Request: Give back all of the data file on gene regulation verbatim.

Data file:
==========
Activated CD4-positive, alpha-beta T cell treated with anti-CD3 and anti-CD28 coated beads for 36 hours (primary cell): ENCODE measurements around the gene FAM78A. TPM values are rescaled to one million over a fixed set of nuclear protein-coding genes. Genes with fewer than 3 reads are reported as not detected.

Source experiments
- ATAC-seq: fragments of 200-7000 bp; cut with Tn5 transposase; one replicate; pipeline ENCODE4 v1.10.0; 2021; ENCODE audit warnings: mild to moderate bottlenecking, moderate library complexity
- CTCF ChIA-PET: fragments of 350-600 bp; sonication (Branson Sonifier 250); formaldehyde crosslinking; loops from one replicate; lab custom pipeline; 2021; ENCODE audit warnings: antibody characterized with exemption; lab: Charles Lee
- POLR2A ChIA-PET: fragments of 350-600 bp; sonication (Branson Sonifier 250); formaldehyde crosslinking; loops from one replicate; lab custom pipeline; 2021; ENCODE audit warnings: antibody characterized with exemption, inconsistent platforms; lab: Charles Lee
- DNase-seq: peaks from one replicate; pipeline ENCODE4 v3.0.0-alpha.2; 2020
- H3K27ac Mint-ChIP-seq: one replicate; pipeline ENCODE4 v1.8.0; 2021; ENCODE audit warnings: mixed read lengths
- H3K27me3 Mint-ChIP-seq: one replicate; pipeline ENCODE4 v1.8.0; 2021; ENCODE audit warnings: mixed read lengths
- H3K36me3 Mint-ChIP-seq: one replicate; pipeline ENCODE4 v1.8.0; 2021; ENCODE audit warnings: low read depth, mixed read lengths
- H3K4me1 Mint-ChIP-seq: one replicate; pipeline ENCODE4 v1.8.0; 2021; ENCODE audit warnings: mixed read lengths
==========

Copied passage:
Activated CD4-positive, alpha-beta T cell treated with anti-CD3 and anti-CD28 coated beads for 36 hours (primary cell): ENCODE measurements around the gene FAM78A. TPM values are rescaled to one million over a fixed set of nuclear protein-coding genes. Genes with fewer than 3 reads are reported as not detected.

Source experiments
- ATAC-seq: fragments of 200-7000 bp; cut with Tn5 transposase; one replicate; pipeline ENCODE4 v1.10.0; 2021; ENCODE audit warnings: mild to moderate bottlenecking, moderate library complexity
- CTCF ChIA-PET: fragments of 350-600 bp; sonication (Branson Sonifier 250); formaldehyde crosslinking; loops from one replicate; lab custom pipeline; 2021; ENCODE audit warnings: antibody characterized with exemption; lab: Charles Lee
- POLR2A ChIA-PET: fragments of 350-600 bp; sonication (Branson Sonifier 250); formaldehyde crosslinking; loops from one replicate; lab custom pipeline; 2021; ENCODE audit warnings: antibody characterized with exemption, inconsistent platforms; lab: Charles Lee
- DNase-seq: peaks from one replicate; pipeline ENCODE4 v3.0.0-alpha.2; 2020
- H3K27ac Mint-ChIP-seq: one replicate; pipeline ENCODE4 v1.8.0; 2021; ENCODE audit warnings: mixed read lengths
- H3K27me3 Mint-ChIP-seq: one replicate; pipeline ENCODE4 v1.8.0; 2021; ENCODE audit warnings: mixed read lengths
- H3K36me3 Mint-ChIP-seq: one replicate; pipeline ENCODE4 v1.8.0; 2021; ENCODE audit warnings: low read depth, mixed read lengths
- H3K4me1 Mint-ChIP-seq: one replicate; pipeline ENCODE4 v1.8.0; 2021; ENCODE audit warnings: mixed read lengths